Word on the street at the time of my opening the decant vial of Or et Noir was that it had amazing strength and projection. Why I didn’t listen to good advice is anybody’s guess. It knocked me off my feet. In a good way though.
In Bottle: Sharp rose up front. Very strong and overwhelmed my nose as I, foolishly, whiffed instead of wafted.
Applied: After waiting out the initial knockout punch delivered by my whiffing, I tried her on. You need very little of Or et Noir because 1) The stuff I had was in parfum concentration, and 2) It’s strong no matter how you dress it up. The rose is immediately noticeable, heady and dense and rich. I felt like I was projecting so much of this that someone could be standing on the other side of the room and still smell me. It’s quite a bit intense on first application but it grows more complex and settles down during the mid-stage where the other florals spring up like–well, flowers in a garden. Lilac and geranium help temper the rose a bit and there’s a bit of spiciness lent by the carnation to draw the complexity out of the scent. The rose is still the star of the show and remains the star throughout as you head into the dry down with a slightly earthy, soft scent covering the background as the rose rolls through.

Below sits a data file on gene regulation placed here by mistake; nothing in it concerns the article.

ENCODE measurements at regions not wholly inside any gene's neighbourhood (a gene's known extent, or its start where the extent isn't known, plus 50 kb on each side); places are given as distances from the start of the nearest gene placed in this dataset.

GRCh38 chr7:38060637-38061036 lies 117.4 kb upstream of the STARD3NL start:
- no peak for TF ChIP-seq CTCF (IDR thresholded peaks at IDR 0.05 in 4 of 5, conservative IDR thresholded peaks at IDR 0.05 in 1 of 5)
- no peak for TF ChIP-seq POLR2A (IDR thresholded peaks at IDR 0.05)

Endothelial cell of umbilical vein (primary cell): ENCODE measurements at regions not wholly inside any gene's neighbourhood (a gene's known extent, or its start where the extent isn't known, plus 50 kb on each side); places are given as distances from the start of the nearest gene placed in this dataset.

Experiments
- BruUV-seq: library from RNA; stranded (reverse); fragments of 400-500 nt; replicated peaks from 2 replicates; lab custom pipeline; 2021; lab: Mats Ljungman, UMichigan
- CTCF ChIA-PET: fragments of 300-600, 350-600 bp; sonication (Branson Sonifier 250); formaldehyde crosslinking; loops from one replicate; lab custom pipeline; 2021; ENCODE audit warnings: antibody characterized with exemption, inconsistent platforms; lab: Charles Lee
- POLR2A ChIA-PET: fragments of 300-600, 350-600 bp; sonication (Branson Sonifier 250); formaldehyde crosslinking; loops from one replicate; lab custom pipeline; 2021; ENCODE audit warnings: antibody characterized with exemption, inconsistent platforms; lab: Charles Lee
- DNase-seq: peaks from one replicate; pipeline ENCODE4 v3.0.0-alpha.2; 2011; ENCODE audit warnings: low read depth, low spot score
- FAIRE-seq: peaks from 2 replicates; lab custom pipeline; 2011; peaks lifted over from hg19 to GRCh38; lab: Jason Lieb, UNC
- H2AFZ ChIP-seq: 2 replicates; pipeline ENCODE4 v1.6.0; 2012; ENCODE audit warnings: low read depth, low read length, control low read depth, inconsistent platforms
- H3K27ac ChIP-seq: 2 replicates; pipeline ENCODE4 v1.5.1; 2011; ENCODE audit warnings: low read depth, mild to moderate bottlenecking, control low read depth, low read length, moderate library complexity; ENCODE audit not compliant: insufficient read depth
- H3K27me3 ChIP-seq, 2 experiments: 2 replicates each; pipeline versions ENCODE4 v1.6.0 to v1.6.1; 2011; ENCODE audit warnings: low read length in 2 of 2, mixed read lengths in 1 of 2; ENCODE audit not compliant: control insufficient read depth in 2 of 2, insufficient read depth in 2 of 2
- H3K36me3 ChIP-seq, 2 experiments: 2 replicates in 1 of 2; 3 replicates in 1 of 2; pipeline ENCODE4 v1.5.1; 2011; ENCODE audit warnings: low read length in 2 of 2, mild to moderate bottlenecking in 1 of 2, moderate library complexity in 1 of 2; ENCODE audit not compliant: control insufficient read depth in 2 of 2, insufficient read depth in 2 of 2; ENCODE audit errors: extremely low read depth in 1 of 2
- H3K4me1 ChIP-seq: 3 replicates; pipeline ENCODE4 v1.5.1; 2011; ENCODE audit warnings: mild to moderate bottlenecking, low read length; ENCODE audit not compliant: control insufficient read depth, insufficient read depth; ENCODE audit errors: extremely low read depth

Extra: Or et Noir was released in 1949, making it a Caron classic. I don’t know how anyone can get a hold of this fragrance now aside from asking around at Caron boutiques.
Design: I’ve only ever seen the extremely fancy crystal flacon of this stuff. Now, seeing it and touching it and using it is another matter as I have yet to do any of those things. It sure looks expensive, delicate and extremely luxurious though.
Fragrance Family: Classic Floral
Notes: Rose, lilac, carnation, geranium, oak moss.
I’m not sure I really like this interpretation of rose more than my current top pick (Mahora by Guerlain) but it’s lovely. I just wish she was wearable from the get go instead of having to wait for her to settle down a bit.
Reviewed in This Post: Or et Noir, ~1970, Parfum.